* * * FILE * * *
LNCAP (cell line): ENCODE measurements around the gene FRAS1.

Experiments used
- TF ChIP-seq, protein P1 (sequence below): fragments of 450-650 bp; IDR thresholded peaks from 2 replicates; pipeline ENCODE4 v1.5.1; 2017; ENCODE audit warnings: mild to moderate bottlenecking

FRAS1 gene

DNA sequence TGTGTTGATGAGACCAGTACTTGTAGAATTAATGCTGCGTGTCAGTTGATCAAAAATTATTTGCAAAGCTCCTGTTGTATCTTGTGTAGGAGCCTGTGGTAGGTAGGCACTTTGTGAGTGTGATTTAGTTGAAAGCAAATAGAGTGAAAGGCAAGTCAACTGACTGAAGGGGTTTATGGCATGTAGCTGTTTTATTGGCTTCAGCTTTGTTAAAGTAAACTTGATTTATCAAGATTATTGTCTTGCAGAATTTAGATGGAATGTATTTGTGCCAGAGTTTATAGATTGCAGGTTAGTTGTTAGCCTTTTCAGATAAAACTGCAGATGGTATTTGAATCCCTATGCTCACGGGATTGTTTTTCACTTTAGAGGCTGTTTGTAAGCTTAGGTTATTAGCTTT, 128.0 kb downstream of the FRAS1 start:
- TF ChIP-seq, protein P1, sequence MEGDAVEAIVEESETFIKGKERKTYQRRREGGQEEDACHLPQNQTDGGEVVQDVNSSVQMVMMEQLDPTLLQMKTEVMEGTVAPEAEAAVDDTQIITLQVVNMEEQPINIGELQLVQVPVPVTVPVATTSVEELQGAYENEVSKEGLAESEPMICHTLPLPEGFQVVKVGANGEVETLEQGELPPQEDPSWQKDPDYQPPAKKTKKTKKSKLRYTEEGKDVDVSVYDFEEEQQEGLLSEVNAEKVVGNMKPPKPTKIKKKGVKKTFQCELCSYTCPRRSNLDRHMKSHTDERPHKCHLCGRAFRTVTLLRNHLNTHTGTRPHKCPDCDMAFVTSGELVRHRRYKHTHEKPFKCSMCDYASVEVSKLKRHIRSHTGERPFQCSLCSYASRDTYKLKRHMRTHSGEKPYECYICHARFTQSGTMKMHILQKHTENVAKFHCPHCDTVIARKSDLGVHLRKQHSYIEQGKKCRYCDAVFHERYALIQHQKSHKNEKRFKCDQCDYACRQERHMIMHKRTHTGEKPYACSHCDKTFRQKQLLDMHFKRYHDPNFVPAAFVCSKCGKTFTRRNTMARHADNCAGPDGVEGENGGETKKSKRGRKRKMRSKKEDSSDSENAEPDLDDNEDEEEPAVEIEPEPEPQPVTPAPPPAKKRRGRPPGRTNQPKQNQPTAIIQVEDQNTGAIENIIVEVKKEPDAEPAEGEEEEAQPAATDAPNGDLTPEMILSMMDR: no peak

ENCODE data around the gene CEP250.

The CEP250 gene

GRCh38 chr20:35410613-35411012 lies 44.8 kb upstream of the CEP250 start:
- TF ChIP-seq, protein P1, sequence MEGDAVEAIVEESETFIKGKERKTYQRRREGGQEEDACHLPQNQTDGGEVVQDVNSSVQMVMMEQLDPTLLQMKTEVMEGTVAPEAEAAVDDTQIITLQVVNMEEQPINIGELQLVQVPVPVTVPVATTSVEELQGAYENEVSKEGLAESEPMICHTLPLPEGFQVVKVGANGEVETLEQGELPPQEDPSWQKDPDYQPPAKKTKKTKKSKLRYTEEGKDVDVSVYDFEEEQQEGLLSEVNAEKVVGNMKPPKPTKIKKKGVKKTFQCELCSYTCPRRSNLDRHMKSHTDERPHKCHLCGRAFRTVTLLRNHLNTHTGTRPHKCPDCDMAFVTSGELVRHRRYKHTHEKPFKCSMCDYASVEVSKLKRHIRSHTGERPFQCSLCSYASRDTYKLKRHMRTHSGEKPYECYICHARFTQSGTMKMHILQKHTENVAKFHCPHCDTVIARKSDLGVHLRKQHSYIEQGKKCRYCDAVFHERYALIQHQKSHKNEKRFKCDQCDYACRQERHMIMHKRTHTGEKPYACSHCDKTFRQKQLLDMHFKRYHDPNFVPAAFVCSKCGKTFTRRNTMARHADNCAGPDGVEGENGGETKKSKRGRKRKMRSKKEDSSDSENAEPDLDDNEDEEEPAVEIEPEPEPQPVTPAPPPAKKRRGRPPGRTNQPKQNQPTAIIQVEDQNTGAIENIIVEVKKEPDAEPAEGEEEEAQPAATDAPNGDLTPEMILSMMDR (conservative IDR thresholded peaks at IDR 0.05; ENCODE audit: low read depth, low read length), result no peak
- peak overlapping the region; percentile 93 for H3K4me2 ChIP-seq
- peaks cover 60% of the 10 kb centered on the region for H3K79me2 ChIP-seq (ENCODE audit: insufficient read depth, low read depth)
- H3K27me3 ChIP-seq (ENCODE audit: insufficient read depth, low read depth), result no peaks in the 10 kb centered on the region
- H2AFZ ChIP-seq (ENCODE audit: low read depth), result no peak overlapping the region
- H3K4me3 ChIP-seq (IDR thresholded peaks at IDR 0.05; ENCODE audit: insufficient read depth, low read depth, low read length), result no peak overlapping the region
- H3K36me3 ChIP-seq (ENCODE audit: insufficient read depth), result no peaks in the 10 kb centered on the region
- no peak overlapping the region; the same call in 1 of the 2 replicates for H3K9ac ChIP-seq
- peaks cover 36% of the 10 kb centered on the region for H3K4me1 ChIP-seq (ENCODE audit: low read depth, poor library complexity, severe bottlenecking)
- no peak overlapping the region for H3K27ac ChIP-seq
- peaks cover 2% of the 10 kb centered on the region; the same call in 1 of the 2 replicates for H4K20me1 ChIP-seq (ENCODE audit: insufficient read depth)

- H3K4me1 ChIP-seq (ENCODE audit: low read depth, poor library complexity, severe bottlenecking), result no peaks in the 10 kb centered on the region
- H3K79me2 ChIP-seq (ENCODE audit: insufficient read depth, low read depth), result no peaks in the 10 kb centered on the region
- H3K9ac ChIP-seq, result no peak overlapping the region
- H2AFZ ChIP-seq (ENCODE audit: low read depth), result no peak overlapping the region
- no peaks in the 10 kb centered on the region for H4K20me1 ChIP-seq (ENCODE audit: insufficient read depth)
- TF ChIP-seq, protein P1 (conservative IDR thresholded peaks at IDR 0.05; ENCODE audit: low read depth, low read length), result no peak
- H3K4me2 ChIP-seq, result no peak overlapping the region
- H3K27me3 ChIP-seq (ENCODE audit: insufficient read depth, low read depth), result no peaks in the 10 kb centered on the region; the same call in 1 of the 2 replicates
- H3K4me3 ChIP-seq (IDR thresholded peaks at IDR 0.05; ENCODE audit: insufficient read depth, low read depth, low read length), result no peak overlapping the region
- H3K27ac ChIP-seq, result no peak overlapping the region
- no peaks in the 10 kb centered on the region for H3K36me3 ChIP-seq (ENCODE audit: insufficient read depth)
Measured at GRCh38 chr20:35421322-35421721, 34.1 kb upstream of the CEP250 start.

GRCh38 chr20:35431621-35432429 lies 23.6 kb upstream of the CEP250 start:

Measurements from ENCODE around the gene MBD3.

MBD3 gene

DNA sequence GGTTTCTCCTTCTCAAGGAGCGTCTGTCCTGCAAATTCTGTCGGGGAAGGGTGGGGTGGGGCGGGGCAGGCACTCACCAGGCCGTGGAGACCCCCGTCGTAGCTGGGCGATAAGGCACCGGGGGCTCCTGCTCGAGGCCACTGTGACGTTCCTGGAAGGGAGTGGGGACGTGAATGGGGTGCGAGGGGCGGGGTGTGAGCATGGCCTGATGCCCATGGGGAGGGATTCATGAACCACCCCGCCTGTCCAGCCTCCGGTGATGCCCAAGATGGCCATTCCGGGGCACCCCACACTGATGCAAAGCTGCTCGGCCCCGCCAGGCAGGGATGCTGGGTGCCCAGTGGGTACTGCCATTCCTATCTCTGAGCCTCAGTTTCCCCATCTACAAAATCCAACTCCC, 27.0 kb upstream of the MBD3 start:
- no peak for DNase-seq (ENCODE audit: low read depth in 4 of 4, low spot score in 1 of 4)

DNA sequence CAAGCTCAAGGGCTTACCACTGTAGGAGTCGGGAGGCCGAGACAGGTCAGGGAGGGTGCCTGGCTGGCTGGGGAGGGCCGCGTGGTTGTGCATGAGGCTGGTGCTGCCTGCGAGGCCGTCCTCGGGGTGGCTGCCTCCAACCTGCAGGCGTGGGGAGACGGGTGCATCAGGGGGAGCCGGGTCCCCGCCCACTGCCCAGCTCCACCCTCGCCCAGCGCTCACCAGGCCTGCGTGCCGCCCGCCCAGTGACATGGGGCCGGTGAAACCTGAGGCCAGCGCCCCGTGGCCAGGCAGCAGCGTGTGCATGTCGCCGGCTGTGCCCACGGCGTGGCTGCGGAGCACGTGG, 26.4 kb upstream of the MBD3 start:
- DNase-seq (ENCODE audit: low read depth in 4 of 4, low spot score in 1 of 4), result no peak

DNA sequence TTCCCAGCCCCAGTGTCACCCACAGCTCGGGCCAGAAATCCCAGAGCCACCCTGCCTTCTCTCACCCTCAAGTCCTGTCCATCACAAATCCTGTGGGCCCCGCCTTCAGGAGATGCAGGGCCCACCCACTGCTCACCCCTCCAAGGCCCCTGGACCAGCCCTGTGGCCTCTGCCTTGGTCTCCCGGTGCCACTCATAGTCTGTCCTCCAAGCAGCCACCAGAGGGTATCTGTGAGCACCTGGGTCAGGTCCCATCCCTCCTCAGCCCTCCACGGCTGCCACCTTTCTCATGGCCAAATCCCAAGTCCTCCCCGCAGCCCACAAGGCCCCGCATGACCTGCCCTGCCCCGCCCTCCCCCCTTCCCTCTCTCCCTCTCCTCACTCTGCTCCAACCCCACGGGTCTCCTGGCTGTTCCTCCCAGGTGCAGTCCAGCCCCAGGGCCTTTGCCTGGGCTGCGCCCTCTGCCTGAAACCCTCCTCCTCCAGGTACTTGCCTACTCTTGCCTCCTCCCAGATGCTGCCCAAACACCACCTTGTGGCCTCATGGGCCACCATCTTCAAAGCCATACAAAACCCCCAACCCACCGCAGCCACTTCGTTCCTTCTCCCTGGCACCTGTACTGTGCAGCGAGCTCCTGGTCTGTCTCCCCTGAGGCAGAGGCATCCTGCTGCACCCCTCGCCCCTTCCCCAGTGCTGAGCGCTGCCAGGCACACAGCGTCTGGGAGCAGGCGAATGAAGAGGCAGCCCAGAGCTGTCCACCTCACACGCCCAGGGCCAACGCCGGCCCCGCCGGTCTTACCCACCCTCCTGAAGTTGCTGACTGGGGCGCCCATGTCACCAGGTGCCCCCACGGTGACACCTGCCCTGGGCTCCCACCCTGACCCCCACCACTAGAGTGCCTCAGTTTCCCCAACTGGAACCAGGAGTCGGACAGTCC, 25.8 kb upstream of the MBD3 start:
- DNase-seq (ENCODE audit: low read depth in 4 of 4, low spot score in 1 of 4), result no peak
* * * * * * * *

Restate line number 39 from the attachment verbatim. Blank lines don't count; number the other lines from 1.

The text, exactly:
- DNase-seq (ENCODE audit: low read depth in 4 of 4, low spot score in 1 of 4), result no peak